On Mon, Jan 12, 2009 at 02:43:37PM -0800, Ovid wrote:
: Actually, I'd prefer to go much further than this:
:   use Core 'MyCore';
: And have that override core classes lexically.

We're already speccing a way to substitute a different prelude from
the command line, in order to desugar -n and -p switches.  There could
certainly be a use-ish way to do that too.  And maybe "substitute"
is the wrong concept here.  It probably needs to be nestable, so that
we are installing an additional lexical wrapper outside the current
scope, but inside whatever the previous prelude scope provided.
Maybe call it "underriding" instead of "overriding".  :)

So given something like:

    #!/usr/bin/perl6 -p
    use prelude MyPrelude;

Then OUTER of MyPrelude might be a -p looping scope, and OUTER of the
-p scope might be the standard Perl 6 Prelude.  And this happens a
compilation time, so the compiler knows while it's parsing that any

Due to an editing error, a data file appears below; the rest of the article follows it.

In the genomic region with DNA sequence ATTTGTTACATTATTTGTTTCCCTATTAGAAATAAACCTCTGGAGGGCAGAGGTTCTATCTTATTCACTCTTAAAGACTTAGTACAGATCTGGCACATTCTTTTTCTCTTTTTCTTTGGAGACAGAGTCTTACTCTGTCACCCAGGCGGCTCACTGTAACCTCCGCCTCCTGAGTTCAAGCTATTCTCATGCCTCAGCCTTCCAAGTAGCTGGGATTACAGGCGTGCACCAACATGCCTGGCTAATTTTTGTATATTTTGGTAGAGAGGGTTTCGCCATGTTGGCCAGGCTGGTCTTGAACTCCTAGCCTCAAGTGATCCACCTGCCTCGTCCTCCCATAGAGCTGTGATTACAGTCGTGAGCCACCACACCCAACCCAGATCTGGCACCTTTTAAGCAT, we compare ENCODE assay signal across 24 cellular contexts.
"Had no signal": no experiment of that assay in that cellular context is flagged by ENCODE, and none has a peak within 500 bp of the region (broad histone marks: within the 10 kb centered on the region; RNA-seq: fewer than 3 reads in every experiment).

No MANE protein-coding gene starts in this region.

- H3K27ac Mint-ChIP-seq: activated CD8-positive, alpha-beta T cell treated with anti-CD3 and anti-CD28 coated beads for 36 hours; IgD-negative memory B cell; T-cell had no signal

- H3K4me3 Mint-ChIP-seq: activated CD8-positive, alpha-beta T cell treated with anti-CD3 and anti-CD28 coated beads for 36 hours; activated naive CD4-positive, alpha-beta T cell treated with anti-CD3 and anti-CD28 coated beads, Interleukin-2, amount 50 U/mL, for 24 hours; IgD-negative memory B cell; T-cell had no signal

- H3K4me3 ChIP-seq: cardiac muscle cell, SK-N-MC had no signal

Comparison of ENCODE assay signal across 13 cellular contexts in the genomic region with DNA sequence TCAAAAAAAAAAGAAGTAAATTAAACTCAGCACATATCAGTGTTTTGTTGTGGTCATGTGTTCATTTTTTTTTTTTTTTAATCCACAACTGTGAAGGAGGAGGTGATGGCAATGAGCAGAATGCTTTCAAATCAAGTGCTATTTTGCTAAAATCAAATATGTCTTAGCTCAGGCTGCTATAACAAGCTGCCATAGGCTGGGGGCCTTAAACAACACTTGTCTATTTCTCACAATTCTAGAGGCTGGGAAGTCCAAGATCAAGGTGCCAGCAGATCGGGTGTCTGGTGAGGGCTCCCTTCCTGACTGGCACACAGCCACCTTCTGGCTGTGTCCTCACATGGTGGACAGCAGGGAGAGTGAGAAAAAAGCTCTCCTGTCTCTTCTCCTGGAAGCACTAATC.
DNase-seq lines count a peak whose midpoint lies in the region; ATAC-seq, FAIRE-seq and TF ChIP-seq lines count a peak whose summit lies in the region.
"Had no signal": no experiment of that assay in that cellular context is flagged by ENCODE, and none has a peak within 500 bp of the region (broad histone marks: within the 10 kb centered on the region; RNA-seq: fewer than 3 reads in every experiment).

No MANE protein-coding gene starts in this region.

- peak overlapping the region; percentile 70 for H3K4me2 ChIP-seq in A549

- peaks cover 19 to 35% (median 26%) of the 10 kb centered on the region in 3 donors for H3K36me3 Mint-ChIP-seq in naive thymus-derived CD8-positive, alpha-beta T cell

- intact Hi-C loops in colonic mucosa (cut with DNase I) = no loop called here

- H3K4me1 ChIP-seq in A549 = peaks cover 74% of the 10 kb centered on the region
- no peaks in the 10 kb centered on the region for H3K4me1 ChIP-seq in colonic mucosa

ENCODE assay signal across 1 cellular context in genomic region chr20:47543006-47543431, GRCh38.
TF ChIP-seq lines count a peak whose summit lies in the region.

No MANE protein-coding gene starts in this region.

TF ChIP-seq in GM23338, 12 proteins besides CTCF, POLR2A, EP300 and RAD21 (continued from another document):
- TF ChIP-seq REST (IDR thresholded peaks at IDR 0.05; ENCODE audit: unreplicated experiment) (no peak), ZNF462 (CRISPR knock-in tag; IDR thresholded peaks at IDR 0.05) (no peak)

reference to Array mean MyArray, including any implicit references.

The mechanism by which we freeze a snapshot of the language (nice
mixed metaphor there) for the prelude is also the mechanism by which
we freeze a snapshot so we know what language eval() defaults to.
It doesn't default to standard Perl 6, but rather the language existing
at the moment the eval is compiled, which might have little resemblence
to standard Perl 6.

I really do believe in lexically-scoped language mutations: it's
not just a bullet point--it's what Perl 6 is Really All About, in
my ever-so-humble opinion.  To make that work right, every part of
your lexical scope needs to know *exactly* what language it's in,
including the parts that are intentionally inexact; any parts of
the language that are generic need to be explicitly parameterized,
not nebulously defined by some environment variable or by some rc
file or even by the current perl implementation.

As far as I'm concerned, everything else about Perl 6 is a bikeshed in
comparison, because everything else about Perl 6 can change gracefully
over time if we get this part right.  The current lexical context
determines the types that are visible, as well as the multimethods
that are visible on those types, including the operations used to
parse and mutute the language itself.  Seems simple enough...  :)


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